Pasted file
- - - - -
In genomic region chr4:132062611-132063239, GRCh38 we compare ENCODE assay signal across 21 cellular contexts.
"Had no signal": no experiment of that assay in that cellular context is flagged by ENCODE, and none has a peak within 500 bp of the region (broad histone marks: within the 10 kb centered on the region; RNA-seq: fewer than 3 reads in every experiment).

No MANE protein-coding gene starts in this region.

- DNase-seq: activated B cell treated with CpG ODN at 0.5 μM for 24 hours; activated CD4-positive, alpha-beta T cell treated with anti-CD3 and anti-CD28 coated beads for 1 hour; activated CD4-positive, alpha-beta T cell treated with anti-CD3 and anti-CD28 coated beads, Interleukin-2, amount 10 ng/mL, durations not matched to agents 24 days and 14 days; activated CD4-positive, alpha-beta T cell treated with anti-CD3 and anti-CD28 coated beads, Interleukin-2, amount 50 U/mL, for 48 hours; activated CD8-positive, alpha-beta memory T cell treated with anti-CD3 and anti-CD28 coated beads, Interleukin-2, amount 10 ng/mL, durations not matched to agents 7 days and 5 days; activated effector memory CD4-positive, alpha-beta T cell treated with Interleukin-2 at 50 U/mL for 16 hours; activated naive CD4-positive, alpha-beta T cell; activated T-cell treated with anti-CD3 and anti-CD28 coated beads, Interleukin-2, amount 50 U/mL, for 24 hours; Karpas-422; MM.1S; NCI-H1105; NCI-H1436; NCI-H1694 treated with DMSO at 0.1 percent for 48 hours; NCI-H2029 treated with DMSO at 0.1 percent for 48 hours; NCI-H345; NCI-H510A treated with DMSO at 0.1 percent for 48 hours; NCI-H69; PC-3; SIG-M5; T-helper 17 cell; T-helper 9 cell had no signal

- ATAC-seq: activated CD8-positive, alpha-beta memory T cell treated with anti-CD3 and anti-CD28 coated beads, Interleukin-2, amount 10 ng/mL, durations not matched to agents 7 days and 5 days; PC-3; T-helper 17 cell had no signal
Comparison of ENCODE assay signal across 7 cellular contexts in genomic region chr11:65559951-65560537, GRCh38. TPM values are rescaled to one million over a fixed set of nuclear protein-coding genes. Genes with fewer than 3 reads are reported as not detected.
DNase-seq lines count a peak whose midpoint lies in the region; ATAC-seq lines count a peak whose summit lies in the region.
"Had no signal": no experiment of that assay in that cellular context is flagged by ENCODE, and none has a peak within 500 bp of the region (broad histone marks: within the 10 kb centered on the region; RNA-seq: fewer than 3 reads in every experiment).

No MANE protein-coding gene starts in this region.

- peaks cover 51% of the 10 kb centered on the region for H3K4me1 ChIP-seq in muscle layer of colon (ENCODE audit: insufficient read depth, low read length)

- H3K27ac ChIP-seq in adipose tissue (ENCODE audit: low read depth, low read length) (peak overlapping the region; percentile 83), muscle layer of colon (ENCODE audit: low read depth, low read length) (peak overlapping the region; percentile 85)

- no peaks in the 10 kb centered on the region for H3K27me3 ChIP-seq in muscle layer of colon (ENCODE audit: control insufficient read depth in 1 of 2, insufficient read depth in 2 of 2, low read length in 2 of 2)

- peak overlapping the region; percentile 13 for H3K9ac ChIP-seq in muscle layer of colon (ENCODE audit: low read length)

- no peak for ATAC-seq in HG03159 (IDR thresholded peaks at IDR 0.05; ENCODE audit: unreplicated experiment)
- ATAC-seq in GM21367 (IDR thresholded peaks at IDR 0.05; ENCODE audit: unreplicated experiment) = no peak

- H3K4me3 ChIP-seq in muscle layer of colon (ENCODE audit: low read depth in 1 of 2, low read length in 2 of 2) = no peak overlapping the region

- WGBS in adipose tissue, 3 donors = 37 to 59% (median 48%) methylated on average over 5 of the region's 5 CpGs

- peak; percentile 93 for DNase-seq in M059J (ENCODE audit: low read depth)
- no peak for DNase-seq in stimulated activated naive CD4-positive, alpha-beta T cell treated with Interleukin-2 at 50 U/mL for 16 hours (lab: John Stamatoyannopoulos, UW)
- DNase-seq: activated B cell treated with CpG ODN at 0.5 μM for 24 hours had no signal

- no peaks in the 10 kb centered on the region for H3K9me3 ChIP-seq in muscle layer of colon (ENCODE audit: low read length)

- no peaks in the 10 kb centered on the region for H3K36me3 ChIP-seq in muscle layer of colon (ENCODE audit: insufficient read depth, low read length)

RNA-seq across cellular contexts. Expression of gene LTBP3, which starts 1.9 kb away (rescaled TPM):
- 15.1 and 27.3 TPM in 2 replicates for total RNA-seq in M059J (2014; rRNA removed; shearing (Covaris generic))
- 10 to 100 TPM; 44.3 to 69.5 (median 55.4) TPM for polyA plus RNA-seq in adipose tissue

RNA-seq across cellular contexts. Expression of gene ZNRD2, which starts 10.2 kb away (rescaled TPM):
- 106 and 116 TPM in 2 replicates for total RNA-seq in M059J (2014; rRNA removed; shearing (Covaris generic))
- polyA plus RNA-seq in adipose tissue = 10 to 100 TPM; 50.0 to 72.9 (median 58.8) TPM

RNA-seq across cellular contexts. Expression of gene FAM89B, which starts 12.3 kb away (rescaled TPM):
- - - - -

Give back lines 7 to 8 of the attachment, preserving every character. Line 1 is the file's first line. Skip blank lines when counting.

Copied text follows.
DNase-seq lines count a peak whose midpoint lies in the region; ATAC-seq lines count a peak whose summit lies in the region.
"Had no signal": no experiment of that assay in that cellular context is flagged by ENCODE, and none has a peak within 500 bp of the region (broad histone marks: within the 10 kb centered on the region; RNA-seq: fewer than 3 reads in every experiment).